All Pathfinder squadrons carried out a constant programme of on-the-job training. The squadrons varied greatly in how much detail they gave in the ORBs about the programmes, which included exercises such as Fighter Affiliation and Y Bombing Runs. See this new page: Training on the Squadron, 635 Squadron
When the war in Europe ended on 8 May 1945, the aircrew had far too much spare time on their hands. As Joan Beech writes in ONE WAAF’S WAR:
After the cessation of hostilities, there were hundreds of aircrew cooling their heels in airfields up and down the country with nothing much to do. […] Something had to be found for the men to with their time, so someone had the bright idea of introducing ‘Cook’s Tours’ – trips over France and Germany in a Lancaster for any of the non-flying staff who cared to take advantage of it.
She then gives an account of her own Cook’s Tour which she found deeply uncomfortable and terrifying. The crew of the Lancaster who had done the trip many times at night were very blase until they came to Cologne (see the featured photograph).
At Cologne we turned for home, circling the great cathedral at what felt like an angle of forty five degrees. The massive stone structure stood out bravely amidst the miles of destruction, and the crew became interested as they hadn’t seen it in daylight before.
Joan began to feel that her troubles were over, but then they met up with another Lancaster returning from a Cook’s Tour, and ‘to my horror the two aircraft then flew wing-tip to wing-tip all the way home’. She eventually got back safely, vowing never to get in an aircraft again.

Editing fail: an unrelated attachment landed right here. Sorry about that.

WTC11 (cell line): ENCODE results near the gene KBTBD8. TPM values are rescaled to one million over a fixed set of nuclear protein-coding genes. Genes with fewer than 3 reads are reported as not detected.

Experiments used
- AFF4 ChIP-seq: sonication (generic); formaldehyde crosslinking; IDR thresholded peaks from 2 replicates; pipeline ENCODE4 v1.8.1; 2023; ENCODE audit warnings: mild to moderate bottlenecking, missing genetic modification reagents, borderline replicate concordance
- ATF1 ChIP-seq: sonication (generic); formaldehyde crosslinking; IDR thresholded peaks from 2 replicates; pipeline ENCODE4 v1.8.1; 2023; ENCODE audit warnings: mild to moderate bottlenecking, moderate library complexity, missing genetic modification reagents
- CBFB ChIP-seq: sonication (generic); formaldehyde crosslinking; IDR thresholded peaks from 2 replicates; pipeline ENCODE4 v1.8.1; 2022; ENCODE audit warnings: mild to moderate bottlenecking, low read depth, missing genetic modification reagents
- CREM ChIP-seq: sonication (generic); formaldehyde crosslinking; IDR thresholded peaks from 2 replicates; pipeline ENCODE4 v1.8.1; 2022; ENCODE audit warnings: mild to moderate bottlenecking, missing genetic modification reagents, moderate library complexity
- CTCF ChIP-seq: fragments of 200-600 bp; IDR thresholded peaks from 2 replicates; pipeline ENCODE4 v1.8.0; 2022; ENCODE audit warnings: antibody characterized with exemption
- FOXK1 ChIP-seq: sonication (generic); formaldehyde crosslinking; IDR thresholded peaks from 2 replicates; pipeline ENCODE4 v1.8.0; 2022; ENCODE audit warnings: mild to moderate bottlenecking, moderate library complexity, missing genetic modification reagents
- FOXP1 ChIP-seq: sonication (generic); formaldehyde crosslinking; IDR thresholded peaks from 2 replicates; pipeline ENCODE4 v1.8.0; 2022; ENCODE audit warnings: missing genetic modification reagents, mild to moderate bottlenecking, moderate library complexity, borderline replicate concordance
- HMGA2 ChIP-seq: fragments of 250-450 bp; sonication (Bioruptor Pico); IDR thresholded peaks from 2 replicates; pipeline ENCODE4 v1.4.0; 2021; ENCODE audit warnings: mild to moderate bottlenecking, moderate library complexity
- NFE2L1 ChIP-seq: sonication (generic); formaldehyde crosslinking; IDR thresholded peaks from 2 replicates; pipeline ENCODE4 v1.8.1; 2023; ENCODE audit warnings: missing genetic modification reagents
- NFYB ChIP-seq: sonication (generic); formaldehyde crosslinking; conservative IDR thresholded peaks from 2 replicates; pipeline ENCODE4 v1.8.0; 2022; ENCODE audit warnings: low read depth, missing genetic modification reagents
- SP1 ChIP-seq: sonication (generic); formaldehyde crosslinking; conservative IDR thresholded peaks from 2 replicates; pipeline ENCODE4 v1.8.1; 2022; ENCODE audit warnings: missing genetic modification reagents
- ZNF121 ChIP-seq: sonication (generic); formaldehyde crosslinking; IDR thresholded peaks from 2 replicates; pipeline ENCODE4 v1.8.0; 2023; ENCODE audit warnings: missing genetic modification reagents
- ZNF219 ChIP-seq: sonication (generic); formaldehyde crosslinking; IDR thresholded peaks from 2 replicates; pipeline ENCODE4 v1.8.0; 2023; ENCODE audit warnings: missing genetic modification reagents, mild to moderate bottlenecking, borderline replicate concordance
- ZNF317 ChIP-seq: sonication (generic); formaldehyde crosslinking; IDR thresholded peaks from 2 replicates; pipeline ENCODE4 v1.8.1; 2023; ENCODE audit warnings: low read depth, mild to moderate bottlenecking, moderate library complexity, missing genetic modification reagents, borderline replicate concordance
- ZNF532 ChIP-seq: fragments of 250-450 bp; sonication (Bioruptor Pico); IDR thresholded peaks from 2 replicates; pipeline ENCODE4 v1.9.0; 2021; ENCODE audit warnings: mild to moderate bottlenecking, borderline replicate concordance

An excellent book. See pp.124-128 for the above account.
A page from 635 Squadron’s ORB, giving details of the squadron flying Cook’s Tours from Downham Market.
Further to our posts way back in March about Pathfinder pets, we have been given permission to use a much better image of Clayton’s crew with Clayton’s spaniel.
The man holding the dog is Tich Palmer, who later went on to fly with the Mansbridge crew on 635 Squadron and sadly was lost with the entire crew on 20 April 1944.
By kind permission of Medals of England, which sold the Titch Palmer collection a while ago: Titch Palmer Medals and Logbooks
Alain Libert, who for some years has been researching the Ottignies operation, 20 April 1944, and the loss of the Mansbridge crew, has produced a two-part video on the subject. Although it is in French, it can be easier to follow for English-speakers if you turn on the auto subtitles in YouTube. With thanks to Debbie Kennett, niece of Gerald Cruwys, the navigator of the Mansbridge crew.
Our thanks to Doug Curtis for pointing out an error on the Billing crew page – Tommy Hope was lost with the Ash crew, not the Edwards crew, as we had previously stated. Tommy was the only member of the Billing crew not to survive the war, but he died alongside Stewie Edwards, who did his first five or so ops with the Billing crew.
As Doug Curtis sadly observed (13 December 2013), ‘all of our charms that they carried had run out of luck’.